ACRL/NY UX discussion on Dark Patterns

ACRL/NY User Experience discussion group “Dark Patterns”

Tuesday November 10, 2015- 5:00pm-6:30pm

CUNY Graduate Center, Mina Rees Library


Attendees: Mark Aaron Polger, co-chair (CSI, CUNY), Lily Sacharow (Berkeley College), Chanitra Bishop (Hunter College, CUNY), Phoebe Stein (SVA)

Regrets: Albert Tablante, co-chair


Dark Patterns are when web designers purposely create user interfaces to confuse the user.  According to, they are “user interfaces that has been carefully crafted to trick users into doing things, such as buying insurance with their purchase or signing up for recurring bills.”


In the broadest sense, are our libraries designed to create confusing experiences? Are our libraries unintentionally designed like mazes for our users? Are we creating “Dark Patterns” unintentionally on our web sites and in our physical spaces?


Web Sites: Front page, Docutek e-reserves, LibGuides


Confusing, too much text, too much content, too many menus, overwhelming

Articles tab has “A-Z list of databases”, “Databases by subject”, Discovery layer

Librarians provide too much info

Must be selected and curated

Some libraries have a User Experience Committee, comes out of the Web Site committee. Sometimes, comes out of Access Services Committee.

User Experience should extend beyond web sites. UX even extends to building layout, entrance, furniture design, placement of reference desk, placement of staircase, stacks, etc


Docutek- e-reserves is confusing

Too many clicks



Confusing, buried, inconsistent design

LibGuides- subject specific of class specific

Can students find them?


Usability Testing:


May help prevent unintentional Dark Patterns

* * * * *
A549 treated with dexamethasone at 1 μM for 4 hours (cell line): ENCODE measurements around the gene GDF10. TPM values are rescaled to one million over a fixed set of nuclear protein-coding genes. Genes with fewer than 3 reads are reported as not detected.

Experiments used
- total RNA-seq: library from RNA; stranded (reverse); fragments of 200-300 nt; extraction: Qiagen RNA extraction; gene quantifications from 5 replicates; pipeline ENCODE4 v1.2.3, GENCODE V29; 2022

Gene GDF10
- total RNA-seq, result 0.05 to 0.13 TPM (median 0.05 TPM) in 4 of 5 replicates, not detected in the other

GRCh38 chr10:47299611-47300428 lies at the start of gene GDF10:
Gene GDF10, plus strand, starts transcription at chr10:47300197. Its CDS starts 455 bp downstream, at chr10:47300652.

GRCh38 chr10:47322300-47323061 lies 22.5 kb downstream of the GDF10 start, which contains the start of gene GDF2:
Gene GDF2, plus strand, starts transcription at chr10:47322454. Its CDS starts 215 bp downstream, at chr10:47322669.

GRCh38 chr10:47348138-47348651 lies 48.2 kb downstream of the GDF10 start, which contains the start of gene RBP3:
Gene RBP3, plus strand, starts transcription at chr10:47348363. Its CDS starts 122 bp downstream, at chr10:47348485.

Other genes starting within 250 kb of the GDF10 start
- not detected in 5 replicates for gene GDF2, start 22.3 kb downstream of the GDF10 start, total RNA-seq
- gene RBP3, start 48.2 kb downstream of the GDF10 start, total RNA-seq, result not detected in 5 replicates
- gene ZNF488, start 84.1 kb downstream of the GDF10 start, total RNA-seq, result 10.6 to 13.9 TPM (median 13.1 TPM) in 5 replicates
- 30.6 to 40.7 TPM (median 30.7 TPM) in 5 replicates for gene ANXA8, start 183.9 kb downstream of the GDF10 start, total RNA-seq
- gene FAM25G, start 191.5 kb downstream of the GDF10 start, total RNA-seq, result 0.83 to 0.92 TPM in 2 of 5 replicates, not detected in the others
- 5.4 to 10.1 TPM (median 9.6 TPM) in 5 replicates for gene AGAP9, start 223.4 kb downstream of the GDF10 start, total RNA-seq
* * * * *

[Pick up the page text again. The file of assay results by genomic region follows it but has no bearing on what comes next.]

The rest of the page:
Testing should be done once per year

Observational, task based activities

Have Silverback usability testing software (v.3)

Read the task- ask library users to explain the process

Take digital video for playback using Quicktime or Camtasia (for analysis)

How many subjects? 5-10 people?

10-25 minutes

Try different user groups

Observe users’ behavior

Classroom testing may be effective


Web Site Re-Design


Librarian or Designer or Outsourced to Company?

Should be Library-Centric design

Librarians should collaborate and be part of the design process

Committee responsible for developing design, function, and hierarchy

Web Committee- students and systems staff in addition to librarians to help reduce web site navigational confusion


Content Management System or HTML web pages


Symphony or Drupal or WordPress, or HTML static pages

Building Design- Dark Patterns

Confusing array of staircases, entrances, elevators, directional signage

Not a branded building, Infrastructure restrictions, architecture features as limitations to access


Physical Spaces: building space, service design, directional signage, entrance, exit, staircase


Track users’ walking patterns

Circulation and Reference Desk? What floor are they located ?

Collection Spaces- confusing, library services without a collection

Reference, circulating/non circulating, film, oversize, main stacks

Directional Signage- should address confusion

Berkeley College Manhattan- e-Library (computer lab model), and Study Center (traditional library with physical books)

Hunter College- 9 floors, entrance is not on the 1st floor


Mission of the Library: Identity Crisis, Decreasing Reference Collection

With a decreasing reference collection, should it be integrated with the main circulating collection to reduce confusion

Are libraries confusing? Do they look like computer labs or school cafeterias?

Are librarians and libraries confusing our users by providing too many services, too much information?

Social space, study space, collection space, meeting space, technology space, are we having an identity crisis?

Librarians’ roles are confusing. Are we I.T. technicians? What are we?

Reference desk – should it be replaced with an I.T. help desk? Should reference desk be hidden and I.T. help desk more visible?

Libraries associated with books and Info/Learning Commons associated with computers


Library Computers: software, hardware expectations, open vs. locked down

Should library computers match software/hardware as regular computer labs

Open computers versus locked computers

Student HelpDesk phone at reference desk may reduce confusion if they cannot login to computers.

Reset password stations versus going to I.T. helpdesk to reset password

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